While most developers of health diagnosis tools scurry off to the capacious US market, Bcal is happy to use Australia as the springboard for what will be the country’s first blood-based breast cancer assay.

“It’s a passion of ours to launch the test in the Australian market and then take it global,” says Bcal founder Jayne Shaw, a former nurse and entrepreneur who co-founded the Sydney Breast Clinic.

“We want this test available to all women, especially in the regional areas where it is easier to have a blood test than to access a mammogram.”

Here, 20,000 breast cancer cases are detected annually, with 3,000 deaths.

As a stepping stone to Therapeutic Goods Administration (TGA) approval, Bcal is developing its test, unoriginally monikered Breastest, as a so-called lab-developed assay.

Such tests can be sold via clinics once approved by the National Association of Testing Authorities (NATA).

“We are currently working in the US with regulatory bodies and focus groups, but the priority is a ‘soft’ market entry in Australia by the end of 2024,” Shaw says.

She adds the company has had “open and frank” discussions with the TGA, which supports the lab-developed test approach.

The story of Bcal

Bcal is an acronym of Breast Cancer Associated Lipids.

The company was founded by the Lancashire-born Shaw, who migrated to Australia in 1990. She became the director of nursing and CEO of two NSW hospitals, where she noticed the poor results for breast cancer patients.

In 2000, she co-founded the eyecare clinic consolidation play Vision Group, which listed on the ASX and eventually was acquired by Chinese interests.

She then invested in the Sydney Breast Clinic, teaming-up with former New South Wales Liberal Party Health Minister Ron Phillips.

After the Sydney Breast Clinic was sold to Healthscope, the duo acquired the intellectual property pertaining to the blood-based tests.

Bcal listed on the ASX on July 19, 2021, having raised $10 million at 25 cents apiece.

Some of Bcal’s intellectual property derives from Louisville University, which was replicating some of the scientific work.

In a management reshuffle announced on March 6 this year, current CEO Dr John Hurrell became a consultant and executive director.

The company’s chief operating officer since September 2023, Shane Ryan slipped into the CEO chair on April 1 … no joke.

As a Genesiscare executive, Ryan bought a genomics-based breast cancer test to market in 2021.

About Breastest

The Breastest assay centres on lipids: fats that are a source of energy for cell growth.

“When the lipid metabolism is deregulated, this is the early sign of a cell becoming cancerous,” Shaw says.

The blood sample is drawn from the patient and then the extracellular vesicles (EVs) are enriched from the blood plasma that contain lipids.

The blood is then matched against a panel of 18 biomarkers “characteristic of the presence of blood cancers”.

A facility you can (bio) bank on

Flanked by pollies including Federal Health Minister Mark Butler, last May Bcal opened its own lab in the Sydney suburb of North Ryde.

Rather than relying on potentially unreliable third-party biobanks, Bcal has 4,000 samples stored at the facility.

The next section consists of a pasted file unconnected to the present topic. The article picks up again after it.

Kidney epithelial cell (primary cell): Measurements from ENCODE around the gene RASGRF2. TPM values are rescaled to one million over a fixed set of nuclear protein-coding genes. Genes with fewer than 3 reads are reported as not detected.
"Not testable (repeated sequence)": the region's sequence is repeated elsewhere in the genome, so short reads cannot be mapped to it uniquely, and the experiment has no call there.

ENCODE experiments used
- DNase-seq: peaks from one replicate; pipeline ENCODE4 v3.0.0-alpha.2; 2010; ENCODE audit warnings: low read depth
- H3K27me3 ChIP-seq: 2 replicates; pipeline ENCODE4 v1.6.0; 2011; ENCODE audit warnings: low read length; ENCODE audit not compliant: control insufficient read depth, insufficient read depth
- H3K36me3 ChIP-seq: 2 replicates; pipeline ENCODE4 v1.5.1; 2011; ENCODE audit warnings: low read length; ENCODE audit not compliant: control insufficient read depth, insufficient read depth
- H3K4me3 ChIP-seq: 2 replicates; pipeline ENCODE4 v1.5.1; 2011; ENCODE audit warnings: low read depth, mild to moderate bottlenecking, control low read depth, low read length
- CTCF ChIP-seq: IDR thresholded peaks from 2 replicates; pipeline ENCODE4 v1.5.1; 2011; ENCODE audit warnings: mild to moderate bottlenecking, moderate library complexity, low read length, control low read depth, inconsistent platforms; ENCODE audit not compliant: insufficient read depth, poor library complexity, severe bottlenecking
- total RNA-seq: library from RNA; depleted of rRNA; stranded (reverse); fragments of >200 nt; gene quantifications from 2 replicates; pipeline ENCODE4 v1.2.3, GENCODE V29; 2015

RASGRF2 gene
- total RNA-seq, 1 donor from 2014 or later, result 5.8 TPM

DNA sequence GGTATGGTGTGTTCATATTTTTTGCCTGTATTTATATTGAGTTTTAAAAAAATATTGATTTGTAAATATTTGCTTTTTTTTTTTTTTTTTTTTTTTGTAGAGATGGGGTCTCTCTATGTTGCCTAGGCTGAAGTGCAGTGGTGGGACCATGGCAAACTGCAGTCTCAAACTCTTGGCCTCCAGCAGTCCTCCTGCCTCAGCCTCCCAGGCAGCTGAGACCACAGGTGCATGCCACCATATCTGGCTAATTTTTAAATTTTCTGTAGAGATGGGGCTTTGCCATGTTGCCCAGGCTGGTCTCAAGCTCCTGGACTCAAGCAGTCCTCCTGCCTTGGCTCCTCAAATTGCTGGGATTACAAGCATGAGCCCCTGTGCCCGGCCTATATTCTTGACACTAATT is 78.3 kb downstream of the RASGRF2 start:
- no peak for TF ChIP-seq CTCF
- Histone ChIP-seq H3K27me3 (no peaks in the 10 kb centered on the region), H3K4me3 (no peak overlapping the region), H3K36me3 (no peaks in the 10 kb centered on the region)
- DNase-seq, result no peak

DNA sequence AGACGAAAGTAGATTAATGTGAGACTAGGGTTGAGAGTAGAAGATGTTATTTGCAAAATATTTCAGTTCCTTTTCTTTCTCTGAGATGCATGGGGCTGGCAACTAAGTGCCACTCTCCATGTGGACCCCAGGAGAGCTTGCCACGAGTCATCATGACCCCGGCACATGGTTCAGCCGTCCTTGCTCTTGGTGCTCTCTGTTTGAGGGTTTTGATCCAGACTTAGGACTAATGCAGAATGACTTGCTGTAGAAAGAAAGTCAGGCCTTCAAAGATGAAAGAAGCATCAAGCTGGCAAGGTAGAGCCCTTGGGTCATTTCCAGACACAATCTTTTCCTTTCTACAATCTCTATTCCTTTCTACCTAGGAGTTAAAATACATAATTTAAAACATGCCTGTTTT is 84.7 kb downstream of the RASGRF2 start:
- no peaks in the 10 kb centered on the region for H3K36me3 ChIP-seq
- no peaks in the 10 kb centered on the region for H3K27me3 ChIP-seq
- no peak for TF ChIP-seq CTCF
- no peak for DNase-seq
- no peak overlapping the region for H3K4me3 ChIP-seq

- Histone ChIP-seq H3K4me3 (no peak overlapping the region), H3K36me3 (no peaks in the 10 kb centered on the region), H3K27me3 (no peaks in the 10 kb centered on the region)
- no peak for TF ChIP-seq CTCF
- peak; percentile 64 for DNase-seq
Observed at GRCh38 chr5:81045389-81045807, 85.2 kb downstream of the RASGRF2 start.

“We have collected 2,500 samples according to clinical protocols,” Shaw says. “We haven’t just gone to bio-banks and that’s why it has taken us 14 years.”

Initially, Bcal will roll out the tests to New South Wales and Victorian centres including the Sydney Breast Clinic, Sydney’s Westmead and Royal Prince Alfred hospitals and Melbourne’s Monash Medical Centre.

Post launch, Bcal plans to seek agreements with local radiology providers to take the test nationally.

Costing around $300 out-of-pocket, the algorithm-based test will be an adjunct to the commonly used mammography, which is a low-dose X-ray scan.

“You have to be realistic, you can’t replace the standard-of-care overnight,” Shaw says.

Is Breastest the best test?

Mammograms might be the standard-of-care, but they are far from optimal.

In Australia, 2.1 million mammograms took place in 2023, but a further 1.5 million eligible women did not get screened.

Thus, 41 per cent of women eligible for a mammogram choose not to do so, often because the procedure is uncomfortable or for cultural reasons.

Here, mammograms are not funded for under 40s women, unless they are deemed high risk because of a gene mutation.

The accuracy of mammograms leave much to be desired in terms of both sensitivity (the ability to detect tumors) and specificity (the ability to detect negative samples).

On these measures, mammograms are only 54.5 per cent and 85.5 per cent accurate respectively. Missed tumors aside, poor specificity means many follow-up biopsies are unnecessary.

With Breastest, Bcal claims a 90 per cent sensitivity and 85.5 per cent specificity.

Magnetic resonance imaging (MRI) scans are the most effective method, with an accuracy of 94.6 per cent and 74.2 per cent respectively. But they are expensive ($900-$1,200 a pop) and hard to access for all but the most vulnerable patients.

Dubbed the ‘poor woman’s MRI’, contrast mammograms involve a contrast dye being injected to highlight the tumors better. This unreimbursed method is not widely available, takes 45 minutes and is dangerous to patients with allergies or compromised kidneys.